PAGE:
In a recent episode of the Netflix series, “Jessica Jones,” celiac disease was, yet again, trivialized. Saying that celiac disease “doesn’t matter” is cruel and insensitive to the tens of millions of people around the world to whom it matters a great deal. It matters because celiac disease is a serious, genetic autoimmune disorder with no known cure. It matters because there are no treatments for celiac disease beyond strict adherence to the gluten-free diet for life, which, sadly, does not mitigate the symptoms for a significant portion of celiac disease patients. It matters because approximately 80% of all individuals with celiac disease have not been correctly diagnosed, meaning tens of millions are suffering, visiting doctors, missing work and school, and they don’t know why. It matters because people with celiac disease have double the risk of developing coronary artery disease and a four-fold greater risk of developing intestinal cancers. It matters because patients with celiac disease are significantly more likely to have one or more of dozens of other diseases and conditions, many of which are autoimmune, including type 1 diabetes, thyroid disease, rheumatoid arthritis, multiple sclerosis, and depression and anxiety, among others. It matters because undiagnosed celiac disease can also lead to anemia, osteoporosis, peripheral neuropathy and infertility and miscarriage, to name just a few of the many life-altering conditions.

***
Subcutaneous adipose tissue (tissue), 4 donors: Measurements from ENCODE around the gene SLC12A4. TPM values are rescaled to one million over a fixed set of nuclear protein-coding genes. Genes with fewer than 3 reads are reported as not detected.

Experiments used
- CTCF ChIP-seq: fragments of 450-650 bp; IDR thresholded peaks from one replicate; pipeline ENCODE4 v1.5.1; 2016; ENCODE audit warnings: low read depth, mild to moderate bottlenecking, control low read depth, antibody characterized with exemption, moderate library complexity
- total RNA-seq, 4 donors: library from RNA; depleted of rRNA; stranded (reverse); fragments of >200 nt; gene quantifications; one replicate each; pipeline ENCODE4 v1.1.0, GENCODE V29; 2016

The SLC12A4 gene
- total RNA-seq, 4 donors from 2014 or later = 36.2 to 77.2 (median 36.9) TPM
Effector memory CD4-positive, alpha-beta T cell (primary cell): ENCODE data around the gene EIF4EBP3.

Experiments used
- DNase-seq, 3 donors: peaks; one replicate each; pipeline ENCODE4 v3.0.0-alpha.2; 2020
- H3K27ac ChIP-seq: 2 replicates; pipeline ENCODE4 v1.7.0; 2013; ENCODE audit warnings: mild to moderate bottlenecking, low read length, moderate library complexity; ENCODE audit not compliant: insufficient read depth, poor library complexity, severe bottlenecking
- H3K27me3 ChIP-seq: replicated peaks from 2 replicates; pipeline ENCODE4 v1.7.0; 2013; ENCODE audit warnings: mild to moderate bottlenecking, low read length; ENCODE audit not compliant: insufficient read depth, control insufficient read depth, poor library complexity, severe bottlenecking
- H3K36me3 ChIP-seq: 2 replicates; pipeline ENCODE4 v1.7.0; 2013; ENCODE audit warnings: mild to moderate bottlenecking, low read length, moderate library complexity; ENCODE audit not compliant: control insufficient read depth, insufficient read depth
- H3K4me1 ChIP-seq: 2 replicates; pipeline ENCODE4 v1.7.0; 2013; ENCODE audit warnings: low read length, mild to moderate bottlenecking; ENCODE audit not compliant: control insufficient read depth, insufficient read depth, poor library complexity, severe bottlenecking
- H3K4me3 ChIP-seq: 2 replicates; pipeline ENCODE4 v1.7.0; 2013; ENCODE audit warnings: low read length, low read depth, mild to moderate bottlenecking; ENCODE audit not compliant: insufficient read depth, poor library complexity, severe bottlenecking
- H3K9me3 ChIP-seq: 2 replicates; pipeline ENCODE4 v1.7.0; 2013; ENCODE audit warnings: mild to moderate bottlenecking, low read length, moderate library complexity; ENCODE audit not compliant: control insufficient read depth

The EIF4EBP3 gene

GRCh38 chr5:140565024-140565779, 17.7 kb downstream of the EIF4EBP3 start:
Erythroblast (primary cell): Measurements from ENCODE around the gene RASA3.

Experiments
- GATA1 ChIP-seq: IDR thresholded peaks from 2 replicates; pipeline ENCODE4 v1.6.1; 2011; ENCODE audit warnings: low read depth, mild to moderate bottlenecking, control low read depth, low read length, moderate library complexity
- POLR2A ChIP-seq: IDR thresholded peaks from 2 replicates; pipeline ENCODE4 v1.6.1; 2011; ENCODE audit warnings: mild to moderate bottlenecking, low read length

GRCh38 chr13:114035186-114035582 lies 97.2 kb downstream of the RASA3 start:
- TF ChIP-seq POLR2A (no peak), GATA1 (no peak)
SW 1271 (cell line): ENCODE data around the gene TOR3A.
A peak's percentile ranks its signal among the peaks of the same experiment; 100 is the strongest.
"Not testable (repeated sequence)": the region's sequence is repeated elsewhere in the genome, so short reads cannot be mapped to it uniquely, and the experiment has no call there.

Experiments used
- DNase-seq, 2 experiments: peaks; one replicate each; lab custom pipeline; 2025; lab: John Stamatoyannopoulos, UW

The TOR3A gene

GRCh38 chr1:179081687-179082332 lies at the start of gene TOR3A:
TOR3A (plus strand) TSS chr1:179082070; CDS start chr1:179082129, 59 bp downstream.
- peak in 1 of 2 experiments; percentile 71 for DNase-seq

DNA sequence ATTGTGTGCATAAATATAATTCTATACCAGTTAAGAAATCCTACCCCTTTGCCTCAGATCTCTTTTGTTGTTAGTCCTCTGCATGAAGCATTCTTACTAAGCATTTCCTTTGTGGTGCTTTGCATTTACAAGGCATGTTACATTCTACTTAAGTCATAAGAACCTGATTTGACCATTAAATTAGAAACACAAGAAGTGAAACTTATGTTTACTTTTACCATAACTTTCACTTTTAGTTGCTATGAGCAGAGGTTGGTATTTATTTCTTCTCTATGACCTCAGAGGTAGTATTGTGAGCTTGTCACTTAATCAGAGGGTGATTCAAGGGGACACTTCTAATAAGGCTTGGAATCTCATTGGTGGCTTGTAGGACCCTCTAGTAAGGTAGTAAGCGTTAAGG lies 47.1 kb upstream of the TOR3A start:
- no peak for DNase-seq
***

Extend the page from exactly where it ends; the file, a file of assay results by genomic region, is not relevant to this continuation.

Most importantly, it matters because people are suffering with celiac disease. It matters because people are in pain. It matters because, even though the cause is indirect and it may be rare, people are dying. It matters because your characters gave inaccurate information that may discourage many from being screened for celiac disease for fear of being ridiculed, which will lead to long-term health complications, and yes, even death. It matters because you chose to conflate celiac disease with the joke of the gluten-free fad diet, damning people for a chronic disease for which they did not ask, and from which they will suffer from for the rest of their lives – knowing that every single bite of food has the potential to destroy their health.

As the mother of a child who suffered horribly with this disease, and as the Chief Executive Officer of an organization representing the community of celiac disease patients, I can’t imagine why you would allow that clip in your show belittling this disease. Of course celiac disease does not cause the same number of deaths from the war in Syria or from gun violence. The same can be said of many chronic diseases. But people with chronic disease do matter. In fact, they are your viewers.

I look forward to hearing from you how we might address the comments made on your show with my community. Many are demanding a response, including me.


Marilyn Grunzweig Geller
Chief Executive Officer